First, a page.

21. Device according to claim 19, wherein the phase modulator is arranged to receive as input the emission source signal produced by the optical splitter, and to output said emission source signal modulated to the optical amplifier, with the device additionally comprising demodulation means arranged for demodulating the heterodyne detection signal in accordance with the operation of the phase modulator, the delay compensation means being arranged to compensate for the propagation delay in the emission signal and in the backscattered signal during demodulation.
22. Device according to claim 19, wherein the phase modulator is arranged to receive as input the optical wave produced by the laser oscillator, and to output said optical wave modulated to the optical splitter, so that the emission source signal and the reference signal are modulated in an identical manner, the delay compensation means being arranged to delay the reference signal sent to the mixing and detection unit.
23. Process according to claim 6, wherein the factors q are determined according to method /i/, and wherein the integer a is a primitive root of a quotient group (Z/nZ)* under multiplication, where Z is the ring of integers and * indicates that the zero value is excluded, the factors q being Φ(n) distinct values for p varying from 0 to Φ(n)−1.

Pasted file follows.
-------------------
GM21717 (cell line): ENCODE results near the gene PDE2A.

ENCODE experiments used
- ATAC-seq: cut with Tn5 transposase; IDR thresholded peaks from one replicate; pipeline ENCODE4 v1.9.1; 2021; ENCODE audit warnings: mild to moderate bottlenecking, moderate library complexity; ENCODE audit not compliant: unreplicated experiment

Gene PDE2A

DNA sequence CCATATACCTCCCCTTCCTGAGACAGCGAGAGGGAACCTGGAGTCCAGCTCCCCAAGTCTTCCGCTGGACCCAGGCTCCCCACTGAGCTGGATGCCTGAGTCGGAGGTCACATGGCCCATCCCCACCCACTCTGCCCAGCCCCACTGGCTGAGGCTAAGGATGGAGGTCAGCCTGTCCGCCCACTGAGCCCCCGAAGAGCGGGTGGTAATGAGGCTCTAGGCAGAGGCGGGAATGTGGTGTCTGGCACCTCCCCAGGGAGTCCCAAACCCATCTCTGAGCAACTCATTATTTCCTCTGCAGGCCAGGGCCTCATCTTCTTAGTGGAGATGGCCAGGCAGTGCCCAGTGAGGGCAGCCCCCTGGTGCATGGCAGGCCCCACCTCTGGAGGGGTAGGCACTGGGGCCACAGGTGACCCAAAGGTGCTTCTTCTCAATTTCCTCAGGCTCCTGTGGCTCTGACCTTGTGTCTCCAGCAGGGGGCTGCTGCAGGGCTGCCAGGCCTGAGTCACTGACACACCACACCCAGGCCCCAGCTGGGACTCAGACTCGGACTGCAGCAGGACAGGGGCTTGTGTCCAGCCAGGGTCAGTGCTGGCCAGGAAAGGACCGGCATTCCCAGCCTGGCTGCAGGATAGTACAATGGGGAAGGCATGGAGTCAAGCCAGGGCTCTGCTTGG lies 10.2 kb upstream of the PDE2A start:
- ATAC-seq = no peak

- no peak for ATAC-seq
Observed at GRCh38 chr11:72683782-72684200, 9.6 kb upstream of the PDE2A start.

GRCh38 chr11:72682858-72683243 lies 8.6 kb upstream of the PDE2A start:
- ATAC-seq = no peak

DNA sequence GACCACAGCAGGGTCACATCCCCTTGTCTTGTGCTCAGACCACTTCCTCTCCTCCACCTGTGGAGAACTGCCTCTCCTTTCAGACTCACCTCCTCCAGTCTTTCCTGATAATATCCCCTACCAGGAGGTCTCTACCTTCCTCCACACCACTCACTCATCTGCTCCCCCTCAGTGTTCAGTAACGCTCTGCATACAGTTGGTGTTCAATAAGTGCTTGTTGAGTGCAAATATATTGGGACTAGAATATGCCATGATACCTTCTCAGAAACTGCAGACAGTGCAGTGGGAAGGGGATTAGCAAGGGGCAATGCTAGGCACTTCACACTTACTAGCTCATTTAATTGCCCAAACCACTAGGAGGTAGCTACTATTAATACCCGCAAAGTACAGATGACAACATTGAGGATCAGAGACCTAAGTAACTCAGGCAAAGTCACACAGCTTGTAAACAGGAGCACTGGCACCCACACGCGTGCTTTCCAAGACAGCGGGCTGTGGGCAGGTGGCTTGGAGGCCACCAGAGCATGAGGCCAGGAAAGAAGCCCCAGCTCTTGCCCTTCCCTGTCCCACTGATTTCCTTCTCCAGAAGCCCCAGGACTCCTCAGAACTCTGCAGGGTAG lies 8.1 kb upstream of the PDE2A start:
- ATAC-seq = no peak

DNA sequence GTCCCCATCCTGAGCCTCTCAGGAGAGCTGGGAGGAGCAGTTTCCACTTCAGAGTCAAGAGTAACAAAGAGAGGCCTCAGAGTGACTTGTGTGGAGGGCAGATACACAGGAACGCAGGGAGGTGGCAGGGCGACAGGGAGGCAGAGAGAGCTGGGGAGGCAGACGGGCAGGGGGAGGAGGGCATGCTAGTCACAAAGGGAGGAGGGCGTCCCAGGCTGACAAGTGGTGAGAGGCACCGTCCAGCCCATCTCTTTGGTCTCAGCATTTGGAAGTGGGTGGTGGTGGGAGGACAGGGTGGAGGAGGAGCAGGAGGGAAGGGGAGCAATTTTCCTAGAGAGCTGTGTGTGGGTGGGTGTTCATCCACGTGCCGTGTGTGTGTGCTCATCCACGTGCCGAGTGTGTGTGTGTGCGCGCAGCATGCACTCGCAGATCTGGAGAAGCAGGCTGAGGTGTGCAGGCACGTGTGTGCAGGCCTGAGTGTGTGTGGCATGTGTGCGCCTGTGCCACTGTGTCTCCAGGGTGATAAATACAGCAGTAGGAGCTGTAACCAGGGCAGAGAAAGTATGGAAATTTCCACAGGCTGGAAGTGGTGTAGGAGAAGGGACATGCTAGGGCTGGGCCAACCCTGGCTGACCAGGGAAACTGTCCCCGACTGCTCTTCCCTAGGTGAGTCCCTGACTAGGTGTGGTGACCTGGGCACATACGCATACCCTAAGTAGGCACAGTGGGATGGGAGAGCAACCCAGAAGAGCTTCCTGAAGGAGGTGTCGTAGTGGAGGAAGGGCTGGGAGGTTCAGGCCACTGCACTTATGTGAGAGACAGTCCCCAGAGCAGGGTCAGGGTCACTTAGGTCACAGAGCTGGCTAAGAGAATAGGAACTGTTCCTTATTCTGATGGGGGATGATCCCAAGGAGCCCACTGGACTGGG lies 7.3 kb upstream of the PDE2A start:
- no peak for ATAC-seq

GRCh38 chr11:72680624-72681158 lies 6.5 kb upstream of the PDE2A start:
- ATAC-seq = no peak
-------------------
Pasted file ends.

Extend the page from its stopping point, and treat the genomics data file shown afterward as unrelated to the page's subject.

Description
FIELD OF THE INVENTION

This invention relates to the measurement of speed or vibration characteristics using a LIDAR device with heterodyne detection, also called coherent LIDAR. It concerns a process as well as a device for performing such a measurement.

BACKGROUND OF THE INVENTION

LIDAR (Light Detection and Ranging) devices are widely used in numerous detection and measurement applications. Such applications include wind speed measurement, fluid flow analyses, the study of vibration phenomena, vehicle speed measurement, applications in the field of air transport, etc. Their operation consists in emitting a coherent optical wave in the direction of a target volume where an object or a phenomenon to be studied is located, and to collect a portion of this wave which is backscattered from the target volume. In a coherent LIDAR device, the collected portion of the scattered wave undergoes heterodyne detection. The speed measurement is determined from a Doppler shift which is measured in a signal of the heterodyne detection.